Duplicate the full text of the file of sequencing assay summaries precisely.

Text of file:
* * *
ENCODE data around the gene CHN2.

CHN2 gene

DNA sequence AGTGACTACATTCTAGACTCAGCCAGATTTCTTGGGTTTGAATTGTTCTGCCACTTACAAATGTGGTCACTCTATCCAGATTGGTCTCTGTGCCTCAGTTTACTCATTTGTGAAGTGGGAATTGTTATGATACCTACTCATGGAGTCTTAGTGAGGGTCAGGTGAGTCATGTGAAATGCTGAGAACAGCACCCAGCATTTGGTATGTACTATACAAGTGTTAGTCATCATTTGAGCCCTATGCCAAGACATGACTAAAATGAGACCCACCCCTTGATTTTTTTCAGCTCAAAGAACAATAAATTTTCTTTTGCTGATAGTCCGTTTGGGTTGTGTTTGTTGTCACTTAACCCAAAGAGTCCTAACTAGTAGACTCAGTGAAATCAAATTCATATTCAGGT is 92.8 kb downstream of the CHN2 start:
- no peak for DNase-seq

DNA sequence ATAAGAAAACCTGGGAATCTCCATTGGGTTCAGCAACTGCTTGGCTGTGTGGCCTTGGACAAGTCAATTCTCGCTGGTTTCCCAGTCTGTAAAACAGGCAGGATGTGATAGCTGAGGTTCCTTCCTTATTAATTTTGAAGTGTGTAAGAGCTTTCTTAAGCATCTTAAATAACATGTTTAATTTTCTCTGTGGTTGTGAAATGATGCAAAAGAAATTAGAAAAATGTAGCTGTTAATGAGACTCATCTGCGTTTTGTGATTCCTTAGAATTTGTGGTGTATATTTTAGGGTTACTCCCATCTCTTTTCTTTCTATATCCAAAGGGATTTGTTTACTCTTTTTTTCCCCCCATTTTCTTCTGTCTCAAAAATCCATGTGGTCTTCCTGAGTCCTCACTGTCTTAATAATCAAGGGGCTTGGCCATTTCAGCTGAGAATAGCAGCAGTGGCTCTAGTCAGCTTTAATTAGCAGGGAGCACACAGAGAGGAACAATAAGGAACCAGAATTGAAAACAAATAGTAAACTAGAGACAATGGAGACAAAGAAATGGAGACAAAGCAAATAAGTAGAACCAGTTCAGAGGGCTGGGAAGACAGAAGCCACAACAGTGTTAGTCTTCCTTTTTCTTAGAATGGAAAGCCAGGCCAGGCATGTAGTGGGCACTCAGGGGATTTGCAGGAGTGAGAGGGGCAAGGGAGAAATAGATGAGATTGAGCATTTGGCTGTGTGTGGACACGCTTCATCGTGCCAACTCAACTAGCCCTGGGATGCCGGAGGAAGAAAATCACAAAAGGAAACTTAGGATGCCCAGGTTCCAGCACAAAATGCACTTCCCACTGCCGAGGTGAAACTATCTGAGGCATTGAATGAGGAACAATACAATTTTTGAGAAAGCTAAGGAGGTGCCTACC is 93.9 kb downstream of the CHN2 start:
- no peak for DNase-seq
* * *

ENCODE data around the gene CHN2.

CHN2 gene

DNA sequence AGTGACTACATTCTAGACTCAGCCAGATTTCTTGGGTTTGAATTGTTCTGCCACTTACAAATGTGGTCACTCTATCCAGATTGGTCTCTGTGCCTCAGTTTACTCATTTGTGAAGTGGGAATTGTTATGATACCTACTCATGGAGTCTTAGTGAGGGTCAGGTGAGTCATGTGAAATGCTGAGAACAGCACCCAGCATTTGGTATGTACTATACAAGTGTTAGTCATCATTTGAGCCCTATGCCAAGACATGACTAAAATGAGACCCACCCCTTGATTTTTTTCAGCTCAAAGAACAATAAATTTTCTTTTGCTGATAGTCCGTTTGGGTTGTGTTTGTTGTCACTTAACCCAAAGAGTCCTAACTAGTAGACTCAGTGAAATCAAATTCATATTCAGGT is 92.8 kb downstream of the CHN2 start:
- no peak for DNase-seq

DNA sequence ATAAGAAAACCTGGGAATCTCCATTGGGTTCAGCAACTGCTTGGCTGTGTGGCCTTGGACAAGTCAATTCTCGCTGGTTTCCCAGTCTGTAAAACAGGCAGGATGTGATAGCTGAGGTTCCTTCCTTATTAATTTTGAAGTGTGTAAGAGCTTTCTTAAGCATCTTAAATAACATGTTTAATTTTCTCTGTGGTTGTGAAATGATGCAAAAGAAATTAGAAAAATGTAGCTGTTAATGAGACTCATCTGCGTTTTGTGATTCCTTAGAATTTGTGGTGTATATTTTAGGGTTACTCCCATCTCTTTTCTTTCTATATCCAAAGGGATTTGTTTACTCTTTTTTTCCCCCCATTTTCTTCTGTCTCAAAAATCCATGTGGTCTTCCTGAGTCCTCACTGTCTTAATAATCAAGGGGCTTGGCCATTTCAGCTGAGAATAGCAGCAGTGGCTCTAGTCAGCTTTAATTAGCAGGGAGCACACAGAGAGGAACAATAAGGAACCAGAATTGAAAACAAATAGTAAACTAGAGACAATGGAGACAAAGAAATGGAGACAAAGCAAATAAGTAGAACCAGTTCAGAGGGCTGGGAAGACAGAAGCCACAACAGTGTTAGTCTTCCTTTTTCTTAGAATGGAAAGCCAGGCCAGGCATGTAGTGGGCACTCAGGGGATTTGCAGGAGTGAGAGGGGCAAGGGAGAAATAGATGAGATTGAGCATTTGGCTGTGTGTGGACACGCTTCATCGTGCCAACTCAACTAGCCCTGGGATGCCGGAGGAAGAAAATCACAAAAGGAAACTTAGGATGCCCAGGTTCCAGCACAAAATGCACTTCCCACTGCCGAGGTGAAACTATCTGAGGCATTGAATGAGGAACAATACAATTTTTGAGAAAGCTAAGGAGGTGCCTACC is 93.9 kb downstream of the CHN2 start:
- no peak for DNase-seq